Relaxed Guidelines for Nursing Home Visitation Give Relief to Many

Hook Law News | Apr 7, 2021 | Letha Sgritta McDowell

While the past year has been one of isolation and uncertainty for all Americans, no group has felt the isolation more than those in long term care facilities. For more than a year now, long term care facilities have allowed almost no in-person visitation with residents. Unfortunately, the population of long-term care facilities are at high risk for infection being that the residents have co-morbidity factors which could result in a higher likelihood of death from COVID-19, and living quarters are close, which increases the likelihood that infection would spread. In fact, it is estimated that 40% of all COVID-19 deaths were residents of long-term care facilities. For all these reasons, it seems smart to limit contact with outside persons who may unknowingly be infected and spread the disease. However, the separation from family and friends has left an already vulnerable population feeling even more alone and isolated.

The emergency approval of vaccines in late 2020 gave many hopes of returning to normal and recently the Center for Medicare and Medicaid Services issued updated guidelines urging states to relax the visitation policies for long term care facilities. On March 10, 2021, CMS, in collaboration with the Center for Disease Control, stated that long term care facilities should allow “responsible indoor visitation at all times and for all residents, regardless of vaccination status of the resident, or visitor, unless certain scenarios arise.”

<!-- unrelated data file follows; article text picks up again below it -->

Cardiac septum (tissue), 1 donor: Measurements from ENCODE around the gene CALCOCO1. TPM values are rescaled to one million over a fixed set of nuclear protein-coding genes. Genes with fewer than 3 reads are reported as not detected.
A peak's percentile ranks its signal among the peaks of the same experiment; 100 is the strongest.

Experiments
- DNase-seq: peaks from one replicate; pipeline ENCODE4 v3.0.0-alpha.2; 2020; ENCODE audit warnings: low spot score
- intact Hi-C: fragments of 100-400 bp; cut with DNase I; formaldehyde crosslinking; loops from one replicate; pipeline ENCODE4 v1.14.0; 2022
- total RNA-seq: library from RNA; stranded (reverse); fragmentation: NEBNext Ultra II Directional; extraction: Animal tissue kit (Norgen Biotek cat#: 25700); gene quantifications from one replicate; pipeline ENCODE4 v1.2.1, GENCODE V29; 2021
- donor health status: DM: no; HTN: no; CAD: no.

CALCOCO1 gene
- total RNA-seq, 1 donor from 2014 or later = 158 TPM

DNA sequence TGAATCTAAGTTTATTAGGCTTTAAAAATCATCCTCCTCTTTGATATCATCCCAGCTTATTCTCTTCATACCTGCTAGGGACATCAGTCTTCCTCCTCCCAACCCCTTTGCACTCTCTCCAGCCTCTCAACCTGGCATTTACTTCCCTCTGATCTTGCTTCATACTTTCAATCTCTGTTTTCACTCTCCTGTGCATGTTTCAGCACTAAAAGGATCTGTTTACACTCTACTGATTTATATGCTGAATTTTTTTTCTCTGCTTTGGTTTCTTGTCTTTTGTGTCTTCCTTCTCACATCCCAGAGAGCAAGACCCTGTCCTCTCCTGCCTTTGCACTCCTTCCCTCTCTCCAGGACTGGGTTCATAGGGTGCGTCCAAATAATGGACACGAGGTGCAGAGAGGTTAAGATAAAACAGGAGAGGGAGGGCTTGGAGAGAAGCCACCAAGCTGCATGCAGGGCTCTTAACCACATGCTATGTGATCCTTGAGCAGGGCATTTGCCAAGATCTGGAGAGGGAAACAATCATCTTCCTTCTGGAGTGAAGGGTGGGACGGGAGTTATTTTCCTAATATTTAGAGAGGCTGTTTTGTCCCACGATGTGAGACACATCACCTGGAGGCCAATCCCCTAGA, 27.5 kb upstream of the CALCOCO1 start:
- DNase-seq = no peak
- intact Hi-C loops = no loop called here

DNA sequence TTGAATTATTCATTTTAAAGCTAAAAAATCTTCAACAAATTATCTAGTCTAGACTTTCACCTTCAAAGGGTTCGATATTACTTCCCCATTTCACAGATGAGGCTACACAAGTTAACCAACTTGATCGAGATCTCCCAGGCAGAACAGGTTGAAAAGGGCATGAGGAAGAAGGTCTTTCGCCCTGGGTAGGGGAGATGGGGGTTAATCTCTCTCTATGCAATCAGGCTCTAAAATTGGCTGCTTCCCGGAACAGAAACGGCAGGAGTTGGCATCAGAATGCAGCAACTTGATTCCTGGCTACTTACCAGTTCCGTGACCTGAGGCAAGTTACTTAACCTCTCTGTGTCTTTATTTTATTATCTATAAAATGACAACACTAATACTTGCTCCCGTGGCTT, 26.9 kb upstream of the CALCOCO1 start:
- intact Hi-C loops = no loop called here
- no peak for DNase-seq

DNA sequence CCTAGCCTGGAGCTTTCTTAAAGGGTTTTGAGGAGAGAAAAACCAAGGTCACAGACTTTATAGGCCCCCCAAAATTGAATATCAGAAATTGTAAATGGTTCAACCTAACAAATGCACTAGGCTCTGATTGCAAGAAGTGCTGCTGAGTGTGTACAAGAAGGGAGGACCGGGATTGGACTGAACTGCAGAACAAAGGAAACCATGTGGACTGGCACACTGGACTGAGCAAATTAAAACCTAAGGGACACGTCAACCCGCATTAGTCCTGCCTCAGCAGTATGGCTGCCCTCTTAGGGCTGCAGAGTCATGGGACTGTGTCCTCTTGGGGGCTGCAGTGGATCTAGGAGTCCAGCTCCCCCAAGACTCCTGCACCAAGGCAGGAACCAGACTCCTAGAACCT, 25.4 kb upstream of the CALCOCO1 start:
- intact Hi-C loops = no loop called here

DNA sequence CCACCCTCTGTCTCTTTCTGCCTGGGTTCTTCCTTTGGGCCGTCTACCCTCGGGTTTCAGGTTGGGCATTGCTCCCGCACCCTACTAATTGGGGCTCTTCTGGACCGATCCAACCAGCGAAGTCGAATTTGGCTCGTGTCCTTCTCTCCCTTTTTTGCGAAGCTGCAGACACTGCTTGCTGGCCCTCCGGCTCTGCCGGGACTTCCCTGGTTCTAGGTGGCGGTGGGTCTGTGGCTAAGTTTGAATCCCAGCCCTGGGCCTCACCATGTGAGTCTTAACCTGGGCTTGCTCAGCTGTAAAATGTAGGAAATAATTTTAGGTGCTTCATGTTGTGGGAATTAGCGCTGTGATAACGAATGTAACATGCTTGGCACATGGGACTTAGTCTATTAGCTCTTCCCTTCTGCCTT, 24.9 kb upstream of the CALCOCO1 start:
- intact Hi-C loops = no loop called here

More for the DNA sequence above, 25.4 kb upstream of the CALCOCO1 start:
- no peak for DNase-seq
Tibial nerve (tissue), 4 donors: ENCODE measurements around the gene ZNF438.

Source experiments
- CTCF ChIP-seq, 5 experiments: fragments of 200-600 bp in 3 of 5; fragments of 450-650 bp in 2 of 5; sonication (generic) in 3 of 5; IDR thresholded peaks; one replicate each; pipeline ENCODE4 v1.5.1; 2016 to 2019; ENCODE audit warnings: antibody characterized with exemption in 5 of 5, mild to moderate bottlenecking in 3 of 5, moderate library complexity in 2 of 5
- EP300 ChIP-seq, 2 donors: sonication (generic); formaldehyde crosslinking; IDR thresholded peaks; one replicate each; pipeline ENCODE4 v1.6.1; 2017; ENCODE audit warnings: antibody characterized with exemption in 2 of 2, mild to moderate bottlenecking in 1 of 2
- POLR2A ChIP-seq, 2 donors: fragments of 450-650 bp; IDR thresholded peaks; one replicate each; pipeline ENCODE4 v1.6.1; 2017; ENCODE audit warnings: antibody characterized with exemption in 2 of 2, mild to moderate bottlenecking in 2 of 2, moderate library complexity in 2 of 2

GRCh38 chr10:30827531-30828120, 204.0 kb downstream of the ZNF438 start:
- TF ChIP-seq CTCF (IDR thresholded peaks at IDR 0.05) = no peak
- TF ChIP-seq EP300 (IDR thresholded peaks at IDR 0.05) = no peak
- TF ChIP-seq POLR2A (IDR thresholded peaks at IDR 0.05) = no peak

Allowing visitation again is a result of vaccination rates of both residents and health care workers as well as reduced cases reported daily in the United States. This news is welcomed by residents and visitors alike as many have spent the last year lonely and separated from family during what is already a stressful time. However, certain guidelines like social distancing and mask wearing remain in place and the requirement to distance may add additional complications for facilities since it is unlikely that in-room visitation will be allowed.

CMS and the CDC included the caveat that visitation can and should be limited if certain scenarios arise. Those include:

  • Unvaccinated residents of long-term care facilities where less than 70% of the residents are vaccinated and the community positivity rate exceeds 10%
    • Residents with a confirmed case of COVID-19
    • Residents who are required to quarantine based on other CDC quarantine requirements

CMS has also encouraged compassionate care visits regardless of vaccination status, community positivity rates, or other factors. Compassionate care visits include visitation at the end of a resident’s life or in other circumstances or times of extreme stress.

While we have not yet returned to normal, the recent CMS guidelines are evidence of moving toward normalcy and provide a great sense of relief for many families.

Ask The Attorney

Client: Do I need to change my will if I wish to give certain items to specific friends or family members?